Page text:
I thought Adafruit’s IO platform was a great service for building network-connected devices. If my current project had been something I wanted to be internet-accessible with responses built on immediate data, then that would be a great choice. However, my current intent is for something locally at home and I wanted the option to query and analyze long term data, so I started looking at Home Assistant instead.
I found out about Home Assistant in a roundabout way. The path started with a tweet from GeekMomProjects:
A cursory look at WLED’s home page told me it is a project superficially similar to Ben Hencke’s Pixelblaze: an ESP8266/ESP32-based platform for building network-connected projects that light up individually addressable LED arrays. The main difference I saw was of network control. A Pixelblaze is well suited for standalone execution, and the network interface is primarily to expose its web-based UI for programming effects. There are ways to control a Pixelblaze over the network, but they are more advanced scenarios. In contrast, WLED’s own interface for standalone effects are dominated by less sophisticated lighting schemes. For anything more sophisticated, WLED has an API for control over the network from other devices.
The Pixelblaze sensor board is a good illustration of this difference: it is consistent with Pixelblaze design to run code that reacts to its environment with the aid of a sensor board. There’s no sensor board peripheral for a WLED: if I want to build a sensor-reactive LED project using WLED, I would build something else with a sensor, and send commands over the network to control WLED lights.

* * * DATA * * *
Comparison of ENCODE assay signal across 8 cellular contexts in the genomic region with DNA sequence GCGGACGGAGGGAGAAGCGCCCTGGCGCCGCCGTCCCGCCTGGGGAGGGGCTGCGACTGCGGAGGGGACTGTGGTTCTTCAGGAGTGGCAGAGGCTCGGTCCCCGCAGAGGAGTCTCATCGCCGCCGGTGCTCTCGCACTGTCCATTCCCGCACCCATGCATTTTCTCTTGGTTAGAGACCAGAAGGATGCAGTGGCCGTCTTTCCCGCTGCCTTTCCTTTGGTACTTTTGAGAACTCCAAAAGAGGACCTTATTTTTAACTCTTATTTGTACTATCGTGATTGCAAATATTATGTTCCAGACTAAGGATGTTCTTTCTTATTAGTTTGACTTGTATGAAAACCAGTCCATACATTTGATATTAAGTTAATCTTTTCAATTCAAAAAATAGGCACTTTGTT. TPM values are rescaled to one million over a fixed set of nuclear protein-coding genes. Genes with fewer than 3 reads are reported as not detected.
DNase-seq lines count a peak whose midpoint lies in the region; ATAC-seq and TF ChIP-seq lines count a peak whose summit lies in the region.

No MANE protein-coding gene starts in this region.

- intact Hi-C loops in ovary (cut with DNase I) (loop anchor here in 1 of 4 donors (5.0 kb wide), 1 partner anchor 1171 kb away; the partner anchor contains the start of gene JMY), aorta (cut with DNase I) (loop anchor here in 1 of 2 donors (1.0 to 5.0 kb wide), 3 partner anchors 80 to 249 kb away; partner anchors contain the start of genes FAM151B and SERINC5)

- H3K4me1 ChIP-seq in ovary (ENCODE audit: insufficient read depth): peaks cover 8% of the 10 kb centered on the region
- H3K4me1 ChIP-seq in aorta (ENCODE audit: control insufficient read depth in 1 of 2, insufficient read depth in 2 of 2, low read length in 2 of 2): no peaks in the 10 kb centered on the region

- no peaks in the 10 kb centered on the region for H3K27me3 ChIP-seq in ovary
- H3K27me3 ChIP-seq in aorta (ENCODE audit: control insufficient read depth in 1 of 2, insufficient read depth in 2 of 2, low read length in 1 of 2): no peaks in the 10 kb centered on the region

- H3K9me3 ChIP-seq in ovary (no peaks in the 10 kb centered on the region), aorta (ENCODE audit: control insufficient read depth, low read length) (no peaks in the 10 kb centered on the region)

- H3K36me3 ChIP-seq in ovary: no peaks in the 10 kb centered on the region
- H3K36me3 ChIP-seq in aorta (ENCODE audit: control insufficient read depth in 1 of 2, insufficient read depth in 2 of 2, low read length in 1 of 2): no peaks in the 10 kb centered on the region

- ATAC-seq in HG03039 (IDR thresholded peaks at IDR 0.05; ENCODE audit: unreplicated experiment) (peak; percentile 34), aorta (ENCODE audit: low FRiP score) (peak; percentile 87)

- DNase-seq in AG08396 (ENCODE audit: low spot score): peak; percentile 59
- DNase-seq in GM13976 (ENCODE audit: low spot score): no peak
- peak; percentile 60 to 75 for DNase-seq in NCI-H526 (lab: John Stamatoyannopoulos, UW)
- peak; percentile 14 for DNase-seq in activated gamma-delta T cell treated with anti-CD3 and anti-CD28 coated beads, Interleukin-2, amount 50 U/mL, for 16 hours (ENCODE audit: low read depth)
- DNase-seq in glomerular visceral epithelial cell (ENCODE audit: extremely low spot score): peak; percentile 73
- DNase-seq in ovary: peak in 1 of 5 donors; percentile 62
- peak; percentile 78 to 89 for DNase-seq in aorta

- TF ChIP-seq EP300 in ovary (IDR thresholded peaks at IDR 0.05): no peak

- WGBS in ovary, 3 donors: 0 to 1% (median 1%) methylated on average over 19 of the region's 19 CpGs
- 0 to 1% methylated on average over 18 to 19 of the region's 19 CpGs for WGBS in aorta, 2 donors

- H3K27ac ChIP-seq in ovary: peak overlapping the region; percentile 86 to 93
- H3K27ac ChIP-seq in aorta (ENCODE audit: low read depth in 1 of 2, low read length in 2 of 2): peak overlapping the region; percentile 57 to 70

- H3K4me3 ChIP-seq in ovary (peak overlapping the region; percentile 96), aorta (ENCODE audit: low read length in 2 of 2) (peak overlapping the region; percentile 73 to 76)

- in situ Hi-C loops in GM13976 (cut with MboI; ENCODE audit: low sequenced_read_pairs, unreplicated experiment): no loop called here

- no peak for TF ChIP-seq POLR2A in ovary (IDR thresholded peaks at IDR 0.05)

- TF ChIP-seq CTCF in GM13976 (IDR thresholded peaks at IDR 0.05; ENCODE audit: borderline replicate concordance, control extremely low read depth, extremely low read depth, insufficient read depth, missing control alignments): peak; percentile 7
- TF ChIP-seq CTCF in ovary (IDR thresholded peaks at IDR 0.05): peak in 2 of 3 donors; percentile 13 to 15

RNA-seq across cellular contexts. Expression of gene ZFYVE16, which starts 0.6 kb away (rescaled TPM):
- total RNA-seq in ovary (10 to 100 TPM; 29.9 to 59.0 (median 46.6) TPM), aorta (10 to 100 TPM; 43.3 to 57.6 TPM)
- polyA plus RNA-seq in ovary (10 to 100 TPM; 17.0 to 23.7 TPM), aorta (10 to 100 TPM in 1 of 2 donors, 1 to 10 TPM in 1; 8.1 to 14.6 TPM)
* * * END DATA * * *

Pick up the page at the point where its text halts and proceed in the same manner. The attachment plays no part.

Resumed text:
So what would these other network nodes look like? Following some links led me to the ESPHome project. This is a platform for building small network-connected devices using ESP8266/ESP32 as its network gateway, with a library full of templates we can pick up and use. It looks like WLED is an advanced and specialized relative of ESPHome nodes like their adaptation of the FastLED library. I didn’t dig deeper to find exactly how closely related they are. What’s more interesting to me right now is that a lot of other popular electronics devices are available in the ESPHome template library, including the INA219 power monitor I’ve got on my workbench. All ready to go, no coding on my part required.
Using an inexpensive ESP as a small sensor input or output node, and offload processing logic somewhere else? This can work really well for my project depending on that “somewhere else.” If we’re talking about some cloud service, then we’re no better off than Adafruit IO. So I was happy to learn ESPHome is tailored to work with Home Assistant, an automation platform I could run locally.